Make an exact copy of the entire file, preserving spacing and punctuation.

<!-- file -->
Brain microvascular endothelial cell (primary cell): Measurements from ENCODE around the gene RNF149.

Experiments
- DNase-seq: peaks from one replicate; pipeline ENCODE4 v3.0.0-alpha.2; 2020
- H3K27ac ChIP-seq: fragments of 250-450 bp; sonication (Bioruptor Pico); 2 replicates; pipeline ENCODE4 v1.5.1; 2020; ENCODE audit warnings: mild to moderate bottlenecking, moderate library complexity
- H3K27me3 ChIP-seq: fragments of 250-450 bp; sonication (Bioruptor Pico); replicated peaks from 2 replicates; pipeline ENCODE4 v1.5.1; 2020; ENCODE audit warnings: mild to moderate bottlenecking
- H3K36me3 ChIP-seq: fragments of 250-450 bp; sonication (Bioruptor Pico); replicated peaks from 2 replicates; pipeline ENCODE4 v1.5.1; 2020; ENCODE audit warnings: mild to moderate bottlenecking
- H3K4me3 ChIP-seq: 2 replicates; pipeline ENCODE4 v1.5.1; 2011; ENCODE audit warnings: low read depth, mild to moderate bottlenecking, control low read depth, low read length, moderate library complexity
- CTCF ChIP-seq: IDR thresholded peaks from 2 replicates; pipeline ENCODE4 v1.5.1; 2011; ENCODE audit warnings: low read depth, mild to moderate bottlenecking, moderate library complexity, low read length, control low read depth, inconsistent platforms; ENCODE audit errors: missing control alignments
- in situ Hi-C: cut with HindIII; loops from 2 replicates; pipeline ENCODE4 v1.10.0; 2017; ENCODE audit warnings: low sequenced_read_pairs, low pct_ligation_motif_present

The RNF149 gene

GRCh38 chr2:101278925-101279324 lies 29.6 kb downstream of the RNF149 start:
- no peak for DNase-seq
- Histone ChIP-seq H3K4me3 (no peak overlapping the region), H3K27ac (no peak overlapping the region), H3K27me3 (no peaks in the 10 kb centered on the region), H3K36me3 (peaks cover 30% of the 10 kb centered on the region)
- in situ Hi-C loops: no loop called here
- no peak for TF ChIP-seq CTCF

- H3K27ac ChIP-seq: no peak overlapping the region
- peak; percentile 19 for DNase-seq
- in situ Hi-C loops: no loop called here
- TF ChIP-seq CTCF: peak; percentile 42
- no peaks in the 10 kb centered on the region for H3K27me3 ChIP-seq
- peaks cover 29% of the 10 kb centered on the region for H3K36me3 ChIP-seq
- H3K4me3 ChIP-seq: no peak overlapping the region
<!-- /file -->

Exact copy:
Brain microvascular endothelial cell (primary cell): Measurements from ENCODE around the gene RNF149.

Experiments
- DNase-seq: peaks from one replicate; pipeline ENCODE4 v3.0.0-alpha.2; 2020
- H3K27ac ChIP-seq: fragments of 250-450 bp; sonication (Bioruptor Pico); 2 replicates; pipeline ENCODE4 v1.5.1; 2020; ENCODE audit warnings: mild to moderate bottlenecking, moderate library complexity
- H3K27me3 ChIP-seq: fragments of 250-450 bp; sonication (Bioruptor Pico); replicated peaks from 2 replicates; pipeline ENCODE4 v1.5.1; 2020; ENCODE audit warnings: mild to moderate bottlenecking
- H3K36me3 ChIP-seq: fragments of 250-450 bp; sonication (Bioruptor Pico); replicated peaks from 2 replicates; pipeline ENCODE4 v1.5.1; 2020; ENCODE audit warnings: mild to moderate bottlenecking
- H3K4me3 ChIP-seq: 2 replicates; pipeline ENCODE4 v1.5.1; 2011; ENCODE audit warnings: low read depth, mild to moderate bottlenecking, control low read depth, low read length, moderate library complexity
- CTCF ChIP-seq: IDR thresholded peaks from 2 replicates; pipeline ENCODE4 v1.5.1; 2011; ENCODE audit warnings: low read depth, mild to moderate bottlenecking, moderate library complexity, low read length, control low read depth, inconsistent platforms; ENCODE audit errors: missing control alignments
- in situ Hi-C: cut with HindIII; loops from 2 replicates; pipeline ENCODE4 v1.10.0; 2017; ENCODE audit warnings: low sequenced_read_pairs, low pct_ligation_motif_present

The RNF149 gene

GRCh38 chr2:101278925-101279324 lies 29.6 kb downstream of the RNF149 start:
- no peak for DNase-seq
- Histone ChIP-seq H3K4me3 (no peak overlapping the region), H3K27ac (no peak overlapping the region), H3K27me3 (no peaks in the 10 kb centered on the region), H3K36me3 (peaks cover 30% of the 10 kb centered on the region)
- in situ Hi-C loops: no loop called here
- no peak for TF ChIP-seq CTCF

- H3K27ac ChIP-seq: no peak overlapping the region
- peak; percentile 19 for DNase-seq
- in situ Hi-C loops: no loop called here
- TF ChIP-seq CTCF: peak; percentile 42
- no peaks in the 10 kb centered on the region for H3K27me3 ChIP-seq
- peaks cover 29% of the 10 kb centered on the region for H3K36me3 ChIP-seq
- H3K4me3 ChIP-seq: no peak overlapping the region